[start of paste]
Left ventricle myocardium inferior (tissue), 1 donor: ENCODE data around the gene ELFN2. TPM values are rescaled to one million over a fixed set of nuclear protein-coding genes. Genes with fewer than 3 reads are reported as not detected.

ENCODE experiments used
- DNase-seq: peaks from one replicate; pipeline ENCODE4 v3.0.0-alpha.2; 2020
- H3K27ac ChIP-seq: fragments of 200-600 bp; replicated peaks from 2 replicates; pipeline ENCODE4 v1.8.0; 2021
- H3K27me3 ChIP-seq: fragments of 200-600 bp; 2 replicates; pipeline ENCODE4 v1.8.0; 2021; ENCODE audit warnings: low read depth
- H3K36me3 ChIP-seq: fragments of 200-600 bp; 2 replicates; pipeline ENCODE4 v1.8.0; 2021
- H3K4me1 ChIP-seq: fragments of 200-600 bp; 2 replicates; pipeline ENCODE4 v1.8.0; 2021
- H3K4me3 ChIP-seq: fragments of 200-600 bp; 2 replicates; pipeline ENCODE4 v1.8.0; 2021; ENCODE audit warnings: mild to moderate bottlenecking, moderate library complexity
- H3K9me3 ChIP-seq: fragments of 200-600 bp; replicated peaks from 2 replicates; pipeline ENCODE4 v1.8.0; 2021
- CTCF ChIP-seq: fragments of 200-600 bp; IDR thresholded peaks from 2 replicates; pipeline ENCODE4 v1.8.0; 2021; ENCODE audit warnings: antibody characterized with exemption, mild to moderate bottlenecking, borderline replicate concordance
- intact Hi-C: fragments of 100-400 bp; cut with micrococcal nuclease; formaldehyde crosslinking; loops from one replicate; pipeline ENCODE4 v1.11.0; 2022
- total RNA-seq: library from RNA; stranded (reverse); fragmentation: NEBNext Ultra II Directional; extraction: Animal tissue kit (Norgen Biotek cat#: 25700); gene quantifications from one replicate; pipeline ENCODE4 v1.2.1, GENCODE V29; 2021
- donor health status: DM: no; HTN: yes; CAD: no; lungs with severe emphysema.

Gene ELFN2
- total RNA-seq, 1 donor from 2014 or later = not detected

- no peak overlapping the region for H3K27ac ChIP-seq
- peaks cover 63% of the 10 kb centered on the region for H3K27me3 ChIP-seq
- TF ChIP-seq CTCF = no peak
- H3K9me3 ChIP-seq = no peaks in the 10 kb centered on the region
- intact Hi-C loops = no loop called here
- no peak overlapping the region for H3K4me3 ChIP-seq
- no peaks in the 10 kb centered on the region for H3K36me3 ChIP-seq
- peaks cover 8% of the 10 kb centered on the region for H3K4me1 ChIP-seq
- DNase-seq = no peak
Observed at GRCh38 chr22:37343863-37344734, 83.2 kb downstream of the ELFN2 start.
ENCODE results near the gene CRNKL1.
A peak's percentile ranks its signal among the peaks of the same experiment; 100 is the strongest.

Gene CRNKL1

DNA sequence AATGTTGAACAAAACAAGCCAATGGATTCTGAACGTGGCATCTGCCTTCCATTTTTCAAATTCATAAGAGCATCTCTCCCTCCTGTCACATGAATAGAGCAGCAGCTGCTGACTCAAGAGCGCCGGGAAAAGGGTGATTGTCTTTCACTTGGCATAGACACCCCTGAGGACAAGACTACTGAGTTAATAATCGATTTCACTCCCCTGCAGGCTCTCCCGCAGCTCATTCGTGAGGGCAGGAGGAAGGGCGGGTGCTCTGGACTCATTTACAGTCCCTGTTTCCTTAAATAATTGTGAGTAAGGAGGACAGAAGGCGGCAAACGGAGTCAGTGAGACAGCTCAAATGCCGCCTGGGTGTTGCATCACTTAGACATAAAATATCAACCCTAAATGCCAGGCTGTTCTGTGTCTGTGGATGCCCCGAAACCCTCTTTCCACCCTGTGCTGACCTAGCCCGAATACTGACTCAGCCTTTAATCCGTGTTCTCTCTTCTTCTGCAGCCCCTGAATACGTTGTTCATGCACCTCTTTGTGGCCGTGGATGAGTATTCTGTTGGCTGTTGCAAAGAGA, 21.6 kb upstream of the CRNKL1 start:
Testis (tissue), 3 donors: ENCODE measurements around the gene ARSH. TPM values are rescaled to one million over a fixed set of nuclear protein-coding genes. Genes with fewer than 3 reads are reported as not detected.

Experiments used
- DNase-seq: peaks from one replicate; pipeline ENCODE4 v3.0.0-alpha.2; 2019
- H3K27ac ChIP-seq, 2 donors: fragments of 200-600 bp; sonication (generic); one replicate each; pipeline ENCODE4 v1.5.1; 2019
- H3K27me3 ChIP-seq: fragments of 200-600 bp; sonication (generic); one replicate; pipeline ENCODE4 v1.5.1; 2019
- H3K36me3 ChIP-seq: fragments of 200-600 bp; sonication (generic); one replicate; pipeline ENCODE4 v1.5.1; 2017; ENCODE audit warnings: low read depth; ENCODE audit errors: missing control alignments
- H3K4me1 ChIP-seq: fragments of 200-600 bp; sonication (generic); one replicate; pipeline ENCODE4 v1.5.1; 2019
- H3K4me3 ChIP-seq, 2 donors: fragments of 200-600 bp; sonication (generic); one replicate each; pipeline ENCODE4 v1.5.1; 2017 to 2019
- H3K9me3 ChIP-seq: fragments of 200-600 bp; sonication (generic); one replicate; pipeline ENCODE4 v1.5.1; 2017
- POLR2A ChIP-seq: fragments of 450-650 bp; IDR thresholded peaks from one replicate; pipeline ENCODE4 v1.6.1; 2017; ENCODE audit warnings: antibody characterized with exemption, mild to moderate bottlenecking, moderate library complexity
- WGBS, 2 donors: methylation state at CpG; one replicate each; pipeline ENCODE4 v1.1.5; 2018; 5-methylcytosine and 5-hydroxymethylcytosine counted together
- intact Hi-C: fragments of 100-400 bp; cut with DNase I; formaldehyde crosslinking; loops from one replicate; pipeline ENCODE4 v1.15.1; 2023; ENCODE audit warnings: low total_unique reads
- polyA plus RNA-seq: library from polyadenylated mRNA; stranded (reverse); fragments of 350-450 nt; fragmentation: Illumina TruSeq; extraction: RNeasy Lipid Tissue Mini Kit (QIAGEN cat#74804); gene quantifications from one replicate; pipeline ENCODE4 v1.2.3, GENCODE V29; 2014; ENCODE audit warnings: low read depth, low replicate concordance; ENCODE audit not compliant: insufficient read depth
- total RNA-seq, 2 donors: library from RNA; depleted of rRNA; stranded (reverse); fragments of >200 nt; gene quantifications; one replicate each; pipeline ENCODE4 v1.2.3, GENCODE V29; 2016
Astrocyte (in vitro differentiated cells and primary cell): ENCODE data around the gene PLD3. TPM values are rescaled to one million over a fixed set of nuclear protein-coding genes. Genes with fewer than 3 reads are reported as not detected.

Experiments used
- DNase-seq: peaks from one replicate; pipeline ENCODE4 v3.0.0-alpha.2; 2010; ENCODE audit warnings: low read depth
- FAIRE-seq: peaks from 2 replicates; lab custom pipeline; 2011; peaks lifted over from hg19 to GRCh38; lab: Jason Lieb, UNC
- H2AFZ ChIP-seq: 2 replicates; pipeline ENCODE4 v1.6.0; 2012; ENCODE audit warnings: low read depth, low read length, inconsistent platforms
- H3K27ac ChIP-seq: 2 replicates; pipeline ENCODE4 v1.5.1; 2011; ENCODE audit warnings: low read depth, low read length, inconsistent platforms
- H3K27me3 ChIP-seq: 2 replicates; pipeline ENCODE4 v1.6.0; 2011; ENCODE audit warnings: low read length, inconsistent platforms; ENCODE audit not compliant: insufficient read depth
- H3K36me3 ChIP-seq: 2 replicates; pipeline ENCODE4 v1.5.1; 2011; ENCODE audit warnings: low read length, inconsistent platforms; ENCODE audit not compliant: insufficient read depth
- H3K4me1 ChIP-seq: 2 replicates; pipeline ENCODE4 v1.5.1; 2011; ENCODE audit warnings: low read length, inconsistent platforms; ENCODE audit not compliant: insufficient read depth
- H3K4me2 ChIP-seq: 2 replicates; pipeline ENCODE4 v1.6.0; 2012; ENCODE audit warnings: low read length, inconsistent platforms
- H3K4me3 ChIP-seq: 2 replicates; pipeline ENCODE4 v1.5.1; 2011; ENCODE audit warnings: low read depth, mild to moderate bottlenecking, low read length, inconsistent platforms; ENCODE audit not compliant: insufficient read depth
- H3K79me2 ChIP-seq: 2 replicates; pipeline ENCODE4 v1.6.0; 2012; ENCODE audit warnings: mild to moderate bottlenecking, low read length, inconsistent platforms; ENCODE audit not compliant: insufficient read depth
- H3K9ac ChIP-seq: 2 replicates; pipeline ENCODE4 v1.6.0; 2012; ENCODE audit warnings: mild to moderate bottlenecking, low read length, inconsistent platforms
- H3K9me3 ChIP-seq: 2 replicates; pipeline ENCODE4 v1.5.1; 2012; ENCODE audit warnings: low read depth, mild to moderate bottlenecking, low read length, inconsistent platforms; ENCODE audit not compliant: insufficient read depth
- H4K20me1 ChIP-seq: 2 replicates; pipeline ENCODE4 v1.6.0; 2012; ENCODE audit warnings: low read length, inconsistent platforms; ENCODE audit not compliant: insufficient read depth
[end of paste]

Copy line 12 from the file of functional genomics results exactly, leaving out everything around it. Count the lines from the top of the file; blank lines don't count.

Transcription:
- total RNA-seq: library from RNA; stranded (reverse); fragmentation: NEBNext Ultra II Directional; extraction: Animal tissue kit (Norgen Biotek cat#: 25700); gene quantifications from one replicate; pipeline ENCODE4 v1.2.1, GENCODE V29; 2021